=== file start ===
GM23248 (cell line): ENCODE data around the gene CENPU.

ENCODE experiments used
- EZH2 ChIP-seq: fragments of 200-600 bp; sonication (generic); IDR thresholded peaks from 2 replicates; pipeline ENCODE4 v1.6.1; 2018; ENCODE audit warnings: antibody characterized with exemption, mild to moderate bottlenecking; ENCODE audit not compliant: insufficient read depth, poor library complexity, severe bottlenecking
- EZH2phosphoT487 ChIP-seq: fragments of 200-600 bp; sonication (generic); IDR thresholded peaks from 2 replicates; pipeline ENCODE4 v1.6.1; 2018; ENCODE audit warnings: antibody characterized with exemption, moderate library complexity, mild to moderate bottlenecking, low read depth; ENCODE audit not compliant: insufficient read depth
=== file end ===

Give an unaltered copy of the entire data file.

GM23248 (cell line): ENCODE data around the gene CENPU.

ENCODE experiments used
- EZH2 ChIP-seq: fragments of 200-600 bp; sonication (generic); IDR thresholded peaks from 2 replicates; pipeline ENCODE4 v1.6.1; 2018; ENCODE audit warnings: antibody characterized with exemption, mild to moderate bottlenecking; ENCODE audit not compliant: insufficient read depth, poor library complexity, severe bottlenecking
- EZH2phosphoT487 ChIP-seq: fragments of 200-600 bp; sonication (generic); IDR thresholded peaks from 2 replicates; pipeline ENCODE4 v1.6.1; 2018; ENCODE audit warnings: antibody characterized with exemption, moderate library complexity, mild to moderate bottlenecking, low read depth; ENCODE audit not compliant: insufficient read depth